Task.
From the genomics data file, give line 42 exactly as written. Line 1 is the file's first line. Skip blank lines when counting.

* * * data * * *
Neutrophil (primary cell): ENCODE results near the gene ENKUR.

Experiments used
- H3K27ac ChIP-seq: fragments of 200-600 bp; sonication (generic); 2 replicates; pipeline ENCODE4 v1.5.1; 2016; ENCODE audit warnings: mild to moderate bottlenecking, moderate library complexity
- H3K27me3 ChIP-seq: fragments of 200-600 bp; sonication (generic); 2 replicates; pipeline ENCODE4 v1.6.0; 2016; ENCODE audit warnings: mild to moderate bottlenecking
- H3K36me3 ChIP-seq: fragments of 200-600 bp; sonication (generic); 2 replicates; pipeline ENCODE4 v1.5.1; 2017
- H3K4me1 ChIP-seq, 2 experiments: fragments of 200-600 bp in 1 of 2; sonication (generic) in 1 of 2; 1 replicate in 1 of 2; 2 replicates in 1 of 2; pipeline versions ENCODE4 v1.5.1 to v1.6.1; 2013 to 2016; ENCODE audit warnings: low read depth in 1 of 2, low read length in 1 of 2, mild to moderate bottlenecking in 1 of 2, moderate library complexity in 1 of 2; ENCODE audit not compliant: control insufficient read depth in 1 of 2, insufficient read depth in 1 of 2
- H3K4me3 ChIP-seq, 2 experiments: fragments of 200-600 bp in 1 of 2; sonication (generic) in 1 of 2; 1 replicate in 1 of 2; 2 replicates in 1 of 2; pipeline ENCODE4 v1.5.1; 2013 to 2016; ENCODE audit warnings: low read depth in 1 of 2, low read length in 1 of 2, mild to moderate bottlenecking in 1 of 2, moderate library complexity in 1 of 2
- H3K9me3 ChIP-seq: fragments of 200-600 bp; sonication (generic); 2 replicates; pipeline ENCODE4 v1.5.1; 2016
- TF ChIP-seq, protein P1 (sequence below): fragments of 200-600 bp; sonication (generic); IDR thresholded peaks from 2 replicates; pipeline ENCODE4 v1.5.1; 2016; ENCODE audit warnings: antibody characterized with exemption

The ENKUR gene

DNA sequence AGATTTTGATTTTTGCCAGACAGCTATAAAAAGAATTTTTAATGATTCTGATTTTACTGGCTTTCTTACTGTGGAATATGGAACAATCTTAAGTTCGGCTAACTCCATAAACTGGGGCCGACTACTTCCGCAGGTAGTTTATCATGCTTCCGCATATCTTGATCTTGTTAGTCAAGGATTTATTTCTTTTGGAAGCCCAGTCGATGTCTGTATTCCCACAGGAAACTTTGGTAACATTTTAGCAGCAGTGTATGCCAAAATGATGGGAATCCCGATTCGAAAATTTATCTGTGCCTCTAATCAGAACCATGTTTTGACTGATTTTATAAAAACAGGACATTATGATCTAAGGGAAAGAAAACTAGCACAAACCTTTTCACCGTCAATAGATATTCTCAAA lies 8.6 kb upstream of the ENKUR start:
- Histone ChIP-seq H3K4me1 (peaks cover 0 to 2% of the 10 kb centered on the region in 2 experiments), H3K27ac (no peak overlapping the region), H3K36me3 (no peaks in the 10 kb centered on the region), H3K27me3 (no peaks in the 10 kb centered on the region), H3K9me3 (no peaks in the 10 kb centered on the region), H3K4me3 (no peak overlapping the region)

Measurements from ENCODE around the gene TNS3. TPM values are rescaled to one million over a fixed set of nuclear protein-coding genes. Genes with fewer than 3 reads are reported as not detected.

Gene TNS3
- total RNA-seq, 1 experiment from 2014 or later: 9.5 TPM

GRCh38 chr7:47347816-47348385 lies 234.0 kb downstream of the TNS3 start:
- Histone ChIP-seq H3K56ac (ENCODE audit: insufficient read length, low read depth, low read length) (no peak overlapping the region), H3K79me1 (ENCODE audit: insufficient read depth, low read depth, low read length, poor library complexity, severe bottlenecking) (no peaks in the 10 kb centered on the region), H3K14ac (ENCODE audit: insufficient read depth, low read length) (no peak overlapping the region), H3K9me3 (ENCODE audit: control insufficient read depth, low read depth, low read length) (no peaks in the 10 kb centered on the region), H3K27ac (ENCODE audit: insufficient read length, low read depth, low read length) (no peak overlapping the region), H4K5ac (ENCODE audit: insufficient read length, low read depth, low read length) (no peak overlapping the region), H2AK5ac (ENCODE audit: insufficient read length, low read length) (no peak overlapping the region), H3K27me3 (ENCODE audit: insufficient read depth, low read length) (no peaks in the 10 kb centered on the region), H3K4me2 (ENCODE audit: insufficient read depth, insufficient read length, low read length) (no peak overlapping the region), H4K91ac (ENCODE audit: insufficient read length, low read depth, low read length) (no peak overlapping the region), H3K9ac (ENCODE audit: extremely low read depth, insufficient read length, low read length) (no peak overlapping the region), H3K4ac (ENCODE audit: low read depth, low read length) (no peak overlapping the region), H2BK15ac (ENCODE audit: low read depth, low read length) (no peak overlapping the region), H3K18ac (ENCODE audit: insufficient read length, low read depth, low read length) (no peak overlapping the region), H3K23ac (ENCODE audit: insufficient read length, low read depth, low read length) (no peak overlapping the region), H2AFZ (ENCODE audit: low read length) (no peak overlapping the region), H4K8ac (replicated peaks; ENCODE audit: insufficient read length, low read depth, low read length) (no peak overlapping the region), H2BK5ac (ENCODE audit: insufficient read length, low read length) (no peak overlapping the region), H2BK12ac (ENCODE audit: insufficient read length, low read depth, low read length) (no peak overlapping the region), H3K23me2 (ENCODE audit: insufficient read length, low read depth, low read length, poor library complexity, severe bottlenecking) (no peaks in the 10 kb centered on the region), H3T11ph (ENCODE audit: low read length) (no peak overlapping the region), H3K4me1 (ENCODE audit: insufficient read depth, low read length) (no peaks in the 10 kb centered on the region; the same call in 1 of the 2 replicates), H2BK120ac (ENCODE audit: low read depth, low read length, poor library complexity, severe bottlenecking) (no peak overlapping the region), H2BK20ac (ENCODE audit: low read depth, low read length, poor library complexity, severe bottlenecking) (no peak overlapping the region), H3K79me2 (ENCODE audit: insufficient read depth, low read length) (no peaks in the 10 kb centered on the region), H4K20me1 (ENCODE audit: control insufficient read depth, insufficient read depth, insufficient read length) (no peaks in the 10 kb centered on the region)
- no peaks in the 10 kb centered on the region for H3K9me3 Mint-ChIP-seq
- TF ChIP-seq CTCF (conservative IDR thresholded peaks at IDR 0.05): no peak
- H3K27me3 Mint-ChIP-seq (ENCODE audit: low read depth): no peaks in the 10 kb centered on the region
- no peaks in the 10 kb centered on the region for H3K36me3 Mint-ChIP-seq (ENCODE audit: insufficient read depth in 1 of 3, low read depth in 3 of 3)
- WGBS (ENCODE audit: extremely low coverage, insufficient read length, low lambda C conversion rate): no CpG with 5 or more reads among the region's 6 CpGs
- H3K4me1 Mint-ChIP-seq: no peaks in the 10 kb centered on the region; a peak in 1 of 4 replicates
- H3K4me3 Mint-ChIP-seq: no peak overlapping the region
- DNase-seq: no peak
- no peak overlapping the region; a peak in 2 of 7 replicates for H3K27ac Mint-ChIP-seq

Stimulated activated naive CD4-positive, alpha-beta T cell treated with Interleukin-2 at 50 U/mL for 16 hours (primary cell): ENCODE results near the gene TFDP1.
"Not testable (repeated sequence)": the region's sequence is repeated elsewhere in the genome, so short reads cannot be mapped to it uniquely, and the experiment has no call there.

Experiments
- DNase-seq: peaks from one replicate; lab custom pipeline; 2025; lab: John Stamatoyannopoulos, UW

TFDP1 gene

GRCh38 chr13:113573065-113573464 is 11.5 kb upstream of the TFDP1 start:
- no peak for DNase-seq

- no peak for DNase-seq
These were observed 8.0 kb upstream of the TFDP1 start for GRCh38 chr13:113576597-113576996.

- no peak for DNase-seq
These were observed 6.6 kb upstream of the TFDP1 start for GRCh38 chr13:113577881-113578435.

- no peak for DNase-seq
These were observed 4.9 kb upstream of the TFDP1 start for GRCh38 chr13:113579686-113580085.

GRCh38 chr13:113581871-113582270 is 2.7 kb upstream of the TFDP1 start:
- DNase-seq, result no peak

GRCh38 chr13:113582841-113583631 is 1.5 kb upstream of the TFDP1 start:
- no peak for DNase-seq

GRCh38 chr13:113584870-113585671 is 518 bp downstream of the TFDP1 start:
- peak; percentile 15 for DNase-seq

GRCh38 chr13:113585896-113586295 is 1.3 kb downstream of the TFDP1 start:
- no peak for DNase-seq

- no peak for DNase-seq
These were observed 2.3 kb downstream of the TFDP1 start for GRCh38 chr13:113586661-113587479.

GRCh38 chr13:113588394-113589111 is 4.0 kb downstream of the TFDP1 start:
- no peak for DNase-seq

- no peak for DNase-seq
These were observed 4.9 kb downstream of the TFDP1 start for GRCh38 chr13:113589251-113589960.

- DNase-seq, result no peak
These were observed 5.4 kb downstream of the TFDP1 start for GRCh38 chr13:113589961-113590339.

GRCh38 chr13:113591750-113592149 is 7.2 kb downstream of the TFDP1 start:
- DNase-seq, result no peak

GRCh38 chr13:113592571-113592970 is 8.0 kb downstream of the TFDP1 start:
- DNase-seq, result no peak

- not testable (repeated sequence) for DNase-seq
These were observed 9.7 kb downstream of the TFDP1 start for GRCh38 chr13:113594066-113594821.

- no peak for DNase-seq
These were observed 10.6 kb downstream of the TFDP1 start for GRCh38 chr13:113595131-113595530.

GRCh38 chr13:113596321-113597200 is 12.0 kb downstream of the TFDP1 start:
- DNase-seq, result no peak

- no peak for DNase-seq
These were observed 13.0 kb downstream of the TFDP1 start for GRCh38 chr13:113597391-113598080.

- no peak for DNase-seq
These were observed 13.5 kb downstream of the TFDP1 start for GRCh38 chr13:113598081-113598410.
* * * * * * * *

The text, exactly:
GRCh38 chr13:113582841-113583631 is 1.5 kb upstream of the TFDP1 start: